How likely am I to experience preterm birth again?
Many women who have had previous preterm births are apprehensive about future pregnancies, and it’s only natural for mothers with a history of preterm birth to worry about this. But how likely is it really for mothers who have had a preterm birth to have another one?
There are many risk factors that can affect whether or not a baby is born premature, and one of the most significant risk factors is a previous preterm birth. But this doesn’t necessarily mean that if a woman has had a previous preterm birth, she will experience preterm birth in her next pregnancy, or even ever again. It’s entirely possible for women who have a history of a preterm birth to carry their children to a healthy full term and in fact, this happens often.
Cervical insufficiency (also known as a short cervix) can also lead to an elevated risk of preterm birth. Requesting a transvaginal ultrasound to measure cervical length is a great way to help assess you risk.
In some cases, reducing other risk factors can decrease a woman’s likelihood of preterm birth. Some of these include being overweight or not weighing enough, smoking tobacco, having sexually transmitted infections during pregnancy, and getting pregnant again in the 18 months after you give birth. Reducing any of these factors would decrease a woman’s likelihood of experiencing another preterm birth. If you have any of these risk factors, it’s worth working with your healthcare provider to develop strategies to lessen your risk.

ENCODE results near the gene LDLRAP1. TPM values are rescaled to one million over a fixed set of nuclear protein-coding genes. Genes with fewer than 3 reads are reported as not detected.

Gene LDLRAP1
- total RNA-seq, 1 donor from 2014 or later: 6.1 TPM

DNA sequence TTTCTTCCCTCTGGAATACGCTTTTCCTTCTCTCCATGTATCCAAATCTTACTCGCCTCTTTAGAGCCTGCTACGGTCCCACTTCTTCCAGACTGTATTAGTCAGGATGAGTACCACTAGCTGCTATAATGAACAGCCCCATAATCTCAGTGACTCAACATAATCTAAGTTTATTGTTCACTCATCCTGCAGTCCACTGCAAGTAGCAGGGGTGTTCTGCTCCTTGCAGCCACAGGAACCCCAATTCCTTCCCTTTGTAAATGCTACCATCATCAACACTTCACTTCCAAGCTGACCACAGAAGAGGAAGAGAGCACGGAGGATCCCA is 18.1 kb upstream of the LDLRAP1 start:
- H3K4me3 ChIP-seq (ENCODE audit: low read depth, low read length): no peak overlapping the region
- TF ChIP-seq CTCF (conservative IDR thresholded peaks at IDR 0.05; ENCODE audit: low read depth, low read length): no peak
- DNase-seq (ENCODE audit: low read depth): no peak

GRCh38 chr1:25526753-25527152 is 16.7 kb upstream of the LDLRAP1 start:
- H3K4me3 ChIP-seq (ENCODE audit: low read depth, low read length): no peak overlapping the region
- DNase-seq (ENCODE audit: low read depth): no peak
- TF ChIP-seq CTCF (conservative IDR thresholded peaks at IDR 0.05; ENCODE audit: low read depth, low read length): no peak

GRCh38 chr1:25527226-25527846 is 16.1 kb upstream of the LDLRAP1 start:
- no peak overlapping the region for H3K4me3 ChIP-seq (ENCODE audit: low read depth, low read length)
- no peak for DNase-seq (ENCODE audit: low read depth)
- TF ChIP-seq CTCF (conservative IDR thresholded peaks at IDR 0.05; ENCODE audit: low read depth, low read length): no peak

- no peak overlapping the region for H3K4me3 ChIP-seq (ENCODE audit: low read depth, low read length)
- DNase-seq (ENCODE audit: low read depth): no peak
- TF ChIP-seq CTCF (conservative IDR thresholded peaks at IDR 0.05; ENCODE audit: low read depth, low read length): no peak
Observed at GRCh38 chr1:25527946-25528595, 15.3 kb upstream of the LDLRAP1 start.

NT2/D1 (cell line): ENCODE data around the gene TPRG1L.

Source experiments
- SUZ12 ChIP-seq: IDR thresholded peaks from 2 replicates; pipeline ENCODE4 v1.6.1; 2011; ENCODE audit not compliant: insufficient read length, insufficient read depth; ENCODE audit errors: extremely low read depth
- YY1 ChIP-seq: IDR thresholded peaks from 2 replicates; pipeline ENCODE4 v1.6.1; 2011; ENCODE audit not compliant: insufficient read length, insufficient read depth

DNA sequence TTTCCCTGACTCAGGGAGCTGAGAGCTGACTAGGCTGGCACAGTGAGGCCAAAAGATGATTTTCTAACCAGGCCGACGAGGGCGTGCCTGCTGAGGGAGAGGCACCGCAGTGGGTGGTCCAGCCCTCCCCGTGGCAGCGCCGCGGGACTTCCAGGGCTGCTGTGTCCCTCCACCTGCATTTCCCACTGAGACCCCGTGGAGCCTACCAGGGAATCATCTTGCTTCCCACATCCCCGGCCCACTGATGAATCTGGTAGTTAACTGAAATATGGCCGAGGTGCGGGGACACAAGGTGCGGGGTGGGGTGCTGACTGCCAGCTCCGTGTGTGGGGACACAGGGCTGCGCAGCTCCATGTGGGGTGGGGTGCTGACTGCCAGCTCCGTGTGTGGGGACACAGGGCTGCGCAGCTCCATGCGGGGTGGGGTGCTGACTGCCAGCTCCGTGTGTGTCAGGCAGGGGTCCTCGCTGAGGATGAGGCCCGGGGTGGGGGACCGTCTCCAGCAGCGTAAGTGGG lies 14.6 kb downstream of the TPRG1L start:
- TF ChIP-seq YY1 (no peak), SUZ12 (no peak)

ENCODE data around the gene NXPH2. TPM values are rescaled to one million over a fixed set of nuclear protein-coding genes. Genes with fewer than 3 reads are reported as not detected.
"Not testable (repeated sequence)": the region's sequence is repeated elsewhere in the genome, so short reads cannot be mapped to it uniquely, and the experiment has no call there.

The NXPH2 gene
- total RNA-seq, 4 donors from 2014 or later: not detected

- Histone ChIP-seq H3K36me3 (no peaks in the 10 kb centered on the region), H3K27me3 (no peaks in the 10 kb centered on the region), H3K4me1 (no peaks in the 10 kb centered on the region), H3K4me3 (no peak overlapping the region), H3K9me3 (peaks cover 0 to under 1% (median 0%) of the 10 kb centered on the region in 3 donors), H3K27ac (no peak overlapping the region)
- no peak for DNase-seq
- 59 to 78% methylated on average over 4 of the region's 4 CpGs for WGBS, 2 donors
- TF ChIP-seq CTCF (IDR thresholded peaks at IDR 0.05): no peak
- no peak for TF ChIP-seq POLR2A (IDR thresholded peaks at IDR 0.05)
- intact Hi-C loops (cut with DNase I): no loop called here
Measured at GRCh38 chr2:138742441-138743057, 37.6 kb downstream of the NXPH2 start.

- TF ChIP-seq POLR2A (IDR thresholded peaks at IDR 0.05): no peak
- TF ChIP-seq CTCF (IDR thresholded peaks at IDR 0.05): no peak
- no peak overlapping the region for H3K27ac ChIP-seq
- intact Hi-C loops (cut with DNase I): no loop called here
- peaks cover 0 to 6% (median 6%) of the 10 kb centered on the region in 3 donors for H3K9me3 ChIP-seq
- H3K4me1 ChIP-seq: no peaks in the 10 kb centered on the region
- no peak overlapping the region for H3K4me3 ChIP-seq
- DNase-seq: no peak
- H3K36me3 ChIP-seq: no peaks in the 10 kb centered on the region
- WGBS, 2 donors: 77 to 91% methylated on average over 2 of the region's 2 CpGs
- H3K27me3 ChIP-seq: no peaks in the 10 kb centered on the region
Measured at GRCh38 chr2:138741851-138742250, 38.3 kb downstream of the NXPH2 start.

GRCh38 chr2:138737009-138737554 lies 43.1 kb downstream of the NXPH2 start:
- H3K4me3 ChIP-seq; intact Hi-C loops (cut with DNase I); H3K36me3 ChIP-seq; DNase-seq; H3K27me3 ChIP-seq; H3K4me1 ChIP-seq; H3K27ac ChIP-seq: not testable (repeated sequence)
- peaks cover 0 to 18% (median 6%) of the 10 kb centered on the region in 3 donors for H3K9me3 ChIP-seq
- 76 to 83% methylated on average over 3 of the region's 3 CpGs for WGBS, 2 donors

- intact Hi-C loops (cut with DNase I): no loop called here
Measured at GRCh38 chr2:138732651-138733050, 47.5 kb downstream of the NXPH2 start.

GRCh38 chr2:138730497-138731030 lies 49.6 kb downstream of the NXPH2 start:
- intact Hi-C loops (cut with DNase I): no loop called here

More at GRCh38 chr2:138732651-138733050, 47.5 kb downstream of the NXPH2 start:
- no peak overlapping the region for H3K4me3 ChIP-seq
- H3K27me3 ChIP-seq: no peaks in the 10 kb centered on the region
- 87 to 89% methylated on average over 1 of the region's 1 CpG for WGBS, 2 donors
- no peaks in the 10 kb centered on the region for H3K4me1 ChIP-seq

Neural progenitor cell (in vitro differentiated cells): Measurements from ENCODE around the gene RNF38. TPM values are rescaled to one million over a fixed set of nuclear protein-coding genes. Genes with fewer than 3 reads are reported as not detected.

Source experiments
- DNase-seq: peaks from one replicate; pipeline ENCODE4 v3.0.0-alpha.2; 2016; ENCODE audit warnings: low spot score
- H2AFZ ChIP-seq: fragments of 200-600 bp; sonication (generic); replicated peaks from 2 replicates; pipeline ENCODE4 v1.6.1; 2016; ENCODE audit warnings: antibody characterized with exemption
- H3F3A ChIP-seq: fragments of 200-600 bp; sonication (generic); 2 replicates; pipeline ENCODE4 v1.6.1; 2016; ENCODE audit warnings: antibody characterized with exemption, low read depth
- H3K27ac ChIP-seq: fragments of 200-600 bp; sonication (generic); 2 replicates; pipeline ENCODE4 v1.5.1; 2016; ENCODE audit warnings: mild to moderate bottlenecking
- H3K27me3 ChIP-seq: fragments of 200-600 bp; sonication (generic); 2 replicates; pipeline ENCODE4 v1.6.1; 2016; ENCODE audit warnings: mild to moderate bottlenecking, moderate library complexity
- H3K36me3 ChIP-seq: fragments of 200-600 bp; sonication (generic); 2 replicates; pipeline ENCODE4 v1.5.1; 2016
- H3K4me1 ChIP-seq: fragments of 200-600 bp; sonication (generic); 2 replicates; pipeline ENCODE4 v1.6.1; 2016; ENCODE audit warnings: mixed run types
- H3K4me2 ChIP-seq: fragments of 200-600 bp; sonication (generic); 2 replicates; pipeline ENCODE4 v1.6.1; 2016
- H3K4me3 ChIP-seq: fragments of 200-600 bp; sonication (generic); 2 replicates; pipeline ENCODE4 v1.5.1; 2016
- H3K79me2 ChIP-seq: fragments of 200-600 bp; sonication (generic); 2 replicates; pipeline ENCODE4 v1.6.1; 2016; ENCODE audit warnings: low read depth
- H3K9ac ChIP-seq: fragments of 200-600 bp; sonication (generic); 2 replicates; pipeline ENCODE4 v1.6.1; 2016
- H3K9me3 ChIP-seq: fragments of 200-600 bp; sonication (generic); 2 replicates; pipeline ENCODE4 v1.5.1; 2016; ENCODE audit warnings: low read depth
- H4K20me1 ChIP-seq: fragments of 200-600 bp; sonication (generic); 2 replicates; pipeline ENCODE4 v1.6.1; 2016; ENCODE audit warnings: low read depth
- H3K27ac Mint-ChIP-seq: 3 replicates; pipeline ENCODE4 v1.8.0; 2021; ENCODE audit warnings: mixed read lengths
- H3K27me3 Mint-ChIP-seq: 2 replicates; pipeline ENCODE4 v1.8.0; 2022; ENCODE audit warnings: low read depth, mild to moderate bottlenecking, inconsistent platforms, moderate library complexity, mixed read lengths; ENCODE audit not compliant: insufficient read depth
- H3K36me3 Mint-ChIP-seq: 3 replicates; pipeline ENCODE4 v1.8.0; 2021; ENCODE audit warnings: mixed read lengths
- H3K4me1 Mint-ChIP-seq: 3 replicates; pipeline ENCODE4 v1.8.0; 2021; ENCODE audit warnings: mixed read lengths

Women with a history of preterm birth do have an increased chance of a future preterm birth, but a history of preterm birth definitely doesn’t guarantee another one. So if you’ve found yourself worrying about your next birth experience, rest assured that the odds are good that your next pregnancy will be carried to full term.
- “Thinking about pregnancy after premature birth.” MarchofDimes. March of Dimes Foundation, Jan 2013. Web.
- MM Adams. “Rates of and factors associated with recurrence of preterm delivery.” JAMA. 283(12):1591-6. Web. Mar 2000.
- Spong, MD, Catherine Y. “Prediction and Prevention of Recurrent Spontaneous Preterm Birth.” Obstetrics and Gynecology. 110:405-415. Web. Aug 2007.
- MD Esplin, et al. “Estimating Recurrence of Spontaneous Preterm Delivery.” Obstetrics and Gynecology. 112:516-523. Web. Sept 2008.